Q: What are your top priorities for the division in the next year if (re)elected?

Leamy: “Ensuring that equal curriculum opportunities and facilities are offered divisionwide; preserving our community schools, thereby providing fiduciary responsibility and stewardship of taxpayer dollars; attracting and retaining quality teachers and support staff; and restoring employee morale.”

Kese: “Once elected, I will continue to support step increases and raises for employees by voting for a budget that includes these. As a PTA officer, I have seen how much our teachers and staff love their students. They are so appreciative of the many dinners and appreciation days that show them how much they are valued. We have to show them our support with more than dinners and appreciation days. In order to provide retention and recruitment for our teachers we must provide them with salaries that let them know how important they are. One other priority I firmly believe in is facility improvements across all zones. On a recent visit with a principal, all he requested was that his classrooms be painted. We need to concentrate on all of these small improvements that need to be done across all zones.”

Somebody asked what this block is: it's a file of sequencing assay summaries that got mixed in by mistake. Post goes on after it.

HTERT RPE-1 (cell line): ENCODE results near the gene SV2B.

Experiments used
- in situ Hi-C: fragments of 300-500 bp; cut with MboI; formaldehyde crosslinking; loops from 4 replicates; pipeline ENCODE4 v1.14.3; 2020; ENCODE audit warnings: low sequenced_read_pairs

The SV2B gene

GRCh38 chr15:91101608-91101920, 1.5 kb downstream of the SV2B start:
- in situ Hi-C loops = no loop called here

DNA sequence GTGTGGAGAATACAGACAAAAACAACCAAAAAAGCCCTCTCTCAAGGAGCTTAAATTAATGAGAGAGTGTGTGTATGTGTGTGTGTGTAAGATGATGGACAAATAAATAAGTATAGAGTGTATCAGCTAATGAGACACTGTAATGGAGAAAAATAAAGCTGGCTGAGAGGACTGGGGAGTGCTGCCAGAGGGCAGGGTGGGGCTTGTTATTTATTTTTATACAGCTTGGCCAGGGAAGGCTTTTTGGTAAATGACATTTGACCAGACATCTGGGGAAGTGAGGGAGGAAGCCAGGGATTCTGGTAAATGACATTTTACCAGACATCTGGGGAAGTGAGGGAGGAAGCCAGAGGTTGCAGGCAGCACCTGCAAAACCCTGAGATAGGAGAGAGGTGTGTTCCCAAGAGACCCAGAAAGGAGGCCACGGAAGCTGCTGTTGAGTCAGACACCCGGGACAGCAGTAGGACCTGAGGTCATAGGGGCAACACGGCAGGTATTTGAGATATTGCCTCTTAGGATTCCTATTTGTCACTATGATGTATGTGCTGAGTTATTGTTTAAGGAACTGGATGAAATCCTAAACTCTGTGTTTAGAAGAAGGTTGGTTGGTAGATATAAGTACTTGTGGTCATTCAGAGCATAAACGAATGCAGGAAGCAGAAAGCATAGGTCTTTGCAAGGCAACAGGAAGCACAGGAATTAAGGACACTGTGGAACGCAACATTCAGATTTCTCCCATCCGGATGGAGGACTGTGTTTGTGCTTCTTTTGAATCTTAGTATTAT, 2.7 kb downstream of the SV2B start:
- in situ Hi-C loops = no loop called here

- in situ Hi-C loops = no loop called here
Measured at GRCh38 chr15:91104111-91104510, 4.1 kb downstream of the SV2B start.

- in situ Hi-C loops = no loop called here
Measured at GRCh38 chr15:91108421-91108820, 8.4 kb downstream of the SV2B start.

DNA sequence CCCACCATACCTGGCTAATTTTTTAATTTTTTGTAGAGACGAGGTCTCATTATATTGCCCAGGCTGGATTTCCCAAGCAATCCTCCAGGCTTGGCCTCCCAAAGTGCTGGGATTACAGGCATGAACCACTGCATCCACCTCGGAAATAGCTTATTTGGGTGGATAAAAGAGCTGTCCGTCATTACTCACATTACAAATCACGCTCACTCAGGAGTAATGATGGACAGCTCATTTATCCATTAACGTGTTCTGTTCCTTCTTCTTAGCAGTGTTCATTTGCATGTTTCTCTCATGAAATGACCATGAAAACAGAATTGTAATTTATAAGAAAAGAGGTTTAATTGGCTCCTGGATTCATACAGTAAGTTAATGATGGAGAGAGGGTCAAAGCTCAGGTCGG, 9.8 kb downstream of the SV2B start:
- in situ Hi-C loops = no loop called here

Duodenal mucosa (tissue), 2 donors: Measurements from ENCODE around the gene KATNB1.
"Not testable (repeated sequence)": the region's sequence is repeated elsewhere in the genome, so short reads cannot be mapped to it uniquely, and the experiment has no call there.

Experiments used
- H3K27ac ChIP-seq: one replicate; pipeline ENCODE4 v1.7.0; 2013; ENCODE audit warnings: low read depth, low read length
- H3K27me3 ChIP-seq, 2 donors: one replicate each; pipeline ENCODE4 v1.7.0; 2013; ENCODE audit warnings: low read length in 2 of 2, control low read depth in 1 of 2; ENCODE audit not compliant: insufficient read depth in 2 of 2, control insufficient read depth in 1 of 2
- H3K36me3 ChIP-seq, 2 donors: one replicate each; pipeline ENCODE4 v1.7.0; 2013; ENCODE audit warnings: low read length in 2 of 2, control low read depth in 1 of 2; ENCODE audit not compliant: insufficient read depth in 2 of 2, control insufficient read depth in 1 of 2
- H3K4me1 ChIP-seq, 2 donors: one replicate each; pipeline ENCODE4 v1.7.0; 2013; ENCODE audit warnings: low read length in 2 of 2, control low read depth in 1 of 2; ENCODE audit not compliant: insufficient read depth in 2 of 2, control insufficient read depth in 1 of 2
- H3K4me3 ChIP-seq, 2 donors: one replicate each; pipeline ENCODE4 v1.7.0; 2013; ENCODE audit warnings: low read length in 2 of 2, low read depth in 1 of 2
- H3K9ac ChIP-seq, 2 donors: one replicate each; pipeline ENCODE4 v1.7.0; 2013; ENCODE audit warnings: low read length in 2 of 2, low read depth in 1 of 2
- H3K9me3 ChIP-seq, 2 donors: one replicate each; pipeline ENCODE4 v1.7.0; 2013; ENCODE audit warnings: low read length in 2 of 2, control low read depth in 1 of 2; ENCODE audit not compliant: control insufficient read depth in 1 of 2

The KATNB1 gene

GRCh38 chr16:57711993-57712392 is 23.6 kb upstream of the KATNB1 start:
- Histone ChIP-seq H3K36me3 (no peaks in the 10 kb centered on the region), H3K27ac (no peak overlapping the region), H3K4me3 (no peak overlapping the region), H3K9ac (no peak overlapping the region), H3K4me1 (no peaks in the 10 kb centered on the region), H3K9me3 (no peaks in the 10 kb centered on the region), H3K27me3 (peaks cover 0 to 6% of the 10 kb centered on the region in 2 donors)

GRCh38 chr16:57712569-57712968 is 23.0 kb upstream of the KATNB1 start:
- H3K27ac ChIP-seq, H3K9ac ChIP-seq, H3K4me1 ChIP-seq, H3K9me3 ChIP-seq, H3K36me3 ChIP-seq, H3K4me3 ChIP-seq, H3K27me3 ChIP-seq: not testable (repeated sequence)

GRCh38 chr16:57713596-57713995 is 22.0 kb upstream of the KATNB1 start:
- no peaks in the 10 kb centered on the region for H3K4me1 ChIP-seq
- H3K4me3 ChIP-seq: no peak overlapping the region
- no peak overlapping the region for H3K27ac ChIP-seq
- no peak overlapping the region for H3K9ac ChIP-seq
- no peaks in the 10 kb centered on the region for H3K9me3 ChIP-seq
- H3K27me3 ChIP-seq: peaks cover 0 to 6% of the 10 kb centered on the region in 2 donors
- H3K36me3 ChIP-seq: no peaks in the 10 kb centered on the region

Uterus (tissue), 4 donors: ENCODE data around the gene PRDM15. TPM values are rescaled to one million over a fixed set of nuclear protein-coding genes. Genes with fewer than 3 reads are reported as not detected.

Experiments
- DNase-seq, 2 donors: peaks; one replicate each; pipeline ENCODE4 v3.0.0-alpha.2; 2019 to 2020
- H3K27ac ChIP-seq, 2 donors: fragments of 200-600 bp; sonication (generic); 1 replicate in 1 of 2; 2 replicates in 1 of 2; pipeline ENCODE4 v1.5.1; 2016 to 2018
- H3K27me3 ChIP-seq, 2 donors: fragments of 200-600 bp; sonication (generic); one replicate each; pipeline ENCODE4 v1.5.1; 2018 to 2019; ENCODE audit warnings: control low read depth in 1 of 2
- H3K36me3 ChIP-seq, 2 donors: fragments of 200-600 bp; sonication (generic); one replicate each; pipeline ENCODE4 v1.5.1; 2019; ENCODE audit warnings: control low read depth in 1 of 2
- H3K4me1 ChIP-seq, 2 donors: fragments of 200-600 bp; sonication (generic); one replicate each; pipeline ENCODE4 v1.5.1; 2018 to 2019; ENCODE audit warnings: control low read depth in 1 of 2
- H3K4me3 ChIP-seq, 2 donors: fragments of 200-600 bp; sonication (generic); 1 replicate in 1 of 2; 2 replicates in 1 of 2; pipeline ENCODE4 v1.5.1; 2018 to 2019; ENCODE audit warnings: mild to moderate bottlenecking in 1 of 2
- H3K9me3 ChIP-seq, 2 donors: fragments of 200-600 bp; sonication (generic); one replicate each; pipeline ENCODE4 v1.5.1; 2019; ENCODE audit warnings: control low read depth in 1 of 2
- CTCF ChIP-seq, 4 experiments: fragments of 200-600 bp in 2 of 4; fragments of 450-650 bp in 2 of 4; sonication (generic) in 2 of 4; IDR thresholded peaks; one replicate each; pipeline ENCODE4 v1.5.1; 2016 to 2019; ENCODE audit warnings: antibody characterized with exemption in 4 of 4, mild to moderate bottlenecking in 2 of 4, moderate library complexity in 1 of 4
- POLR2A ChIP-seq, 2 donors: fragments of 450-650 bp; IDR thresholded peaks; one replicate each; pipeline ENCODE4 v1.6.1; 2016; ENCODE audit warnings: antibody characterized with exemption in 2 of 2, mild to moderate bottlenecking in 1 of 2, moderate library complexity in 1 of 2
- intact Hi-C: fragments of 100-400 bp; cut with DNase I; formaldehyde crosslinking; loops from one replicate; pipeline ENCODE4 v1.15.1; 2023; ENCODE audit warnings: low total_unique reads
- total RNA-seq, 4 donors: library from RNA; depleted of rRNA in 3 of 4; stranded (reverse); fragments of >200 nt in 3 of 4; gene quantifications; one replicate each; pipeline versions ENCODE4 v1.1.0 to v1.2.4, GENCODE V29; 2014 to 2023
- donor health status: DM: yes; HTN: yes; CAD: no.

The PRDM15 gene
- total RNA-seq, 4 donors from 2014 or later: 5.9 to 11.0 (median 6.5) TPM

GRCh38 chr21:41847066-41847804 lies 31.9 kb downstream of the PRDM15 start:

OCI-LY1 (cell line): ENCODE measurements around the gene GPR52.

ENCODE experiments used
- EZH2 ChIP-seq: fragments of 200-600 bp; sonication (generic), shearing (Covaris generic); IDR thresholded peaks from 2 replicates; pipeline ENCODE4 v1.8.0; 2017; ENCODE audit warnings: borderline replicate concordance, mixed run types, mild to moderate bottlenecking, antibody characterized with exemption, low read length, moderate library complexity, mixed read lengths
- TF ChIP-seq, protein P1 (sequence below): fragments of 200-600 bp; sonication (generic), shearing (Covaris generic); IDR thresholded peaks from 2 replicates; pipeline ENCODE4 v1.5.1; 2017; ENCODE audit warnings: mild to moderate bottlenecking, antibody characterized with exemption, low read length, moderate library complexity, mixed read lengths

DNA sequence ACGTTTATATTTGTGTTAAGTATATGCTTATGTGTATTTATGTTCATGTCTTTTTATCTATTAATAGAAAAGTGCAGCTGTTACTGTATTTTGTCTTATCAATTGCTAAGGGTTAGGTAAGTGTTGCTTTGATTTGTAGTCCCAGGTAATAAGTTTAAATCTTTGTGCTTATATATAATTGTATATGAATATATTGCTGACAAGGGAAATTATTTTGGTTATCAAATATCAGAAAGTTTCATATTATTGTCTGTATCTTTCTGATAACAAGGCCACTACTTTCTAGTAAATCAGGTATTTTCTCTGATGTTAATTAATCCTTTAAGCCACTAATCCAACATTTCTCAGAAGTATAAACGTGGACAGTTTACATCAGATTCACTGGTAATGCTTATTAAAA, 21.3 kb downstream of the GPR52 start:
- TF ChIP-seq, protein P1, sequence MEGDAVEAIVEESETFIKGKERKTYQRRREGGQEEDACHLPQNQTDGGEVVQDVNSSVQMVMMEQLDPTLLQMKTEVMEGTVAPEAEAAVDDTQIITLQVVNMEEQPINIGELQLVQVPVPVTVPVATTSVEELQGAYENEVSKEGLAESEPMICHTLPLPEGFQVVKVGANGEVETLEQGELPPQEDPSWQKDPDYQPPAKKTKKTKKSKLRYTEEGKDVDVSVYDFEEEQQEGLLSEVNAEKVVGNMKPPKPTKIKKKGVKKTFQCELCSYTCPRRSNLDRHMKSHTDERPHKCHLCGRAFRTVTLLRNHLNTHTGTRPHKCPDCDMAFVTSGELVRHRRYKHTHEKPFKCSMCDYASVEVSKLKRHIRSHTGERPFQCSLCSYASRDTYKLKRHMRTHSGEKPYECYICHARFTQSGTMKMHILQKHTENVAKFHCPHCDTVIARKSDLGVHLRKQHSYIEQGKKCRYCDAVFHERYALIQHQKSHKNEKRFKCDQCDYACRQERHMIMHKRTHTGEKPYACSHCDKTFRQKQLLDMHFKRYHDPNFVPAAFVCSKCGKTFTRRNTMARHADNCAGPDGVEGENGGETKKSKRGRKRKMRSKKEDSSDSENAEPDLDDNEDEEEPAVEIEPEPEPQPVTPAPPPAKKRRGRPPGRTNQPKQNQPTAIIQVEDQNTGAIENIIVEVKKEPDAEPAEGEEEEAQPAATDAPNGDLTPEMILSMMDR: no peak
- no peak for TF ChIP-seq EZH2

Q: Concerns have been raised at school board meetings about disparities in the allocation of resources within various school zones. How will you address those concerns if (re)elected?

Leamy: “I will ensure through the annual budgeting process and prioritization of capital improvement projects that those high school zones that have been historically overlooked will be afforded the resources that they are owed and overdue.”

Kese: “One of the strengths of Bedford County Public Schools is the great diversity of programs and course offerings that we are able to provide to our students. We can better address concerns about inequality of offerings by focusing on improving access to these diverse programs and courses. Every single one of our students matter equally. As a school board member, I will fight to ensure that equal treatment is given to not only each one of our students, but each one of our teachers and other school employees as well.”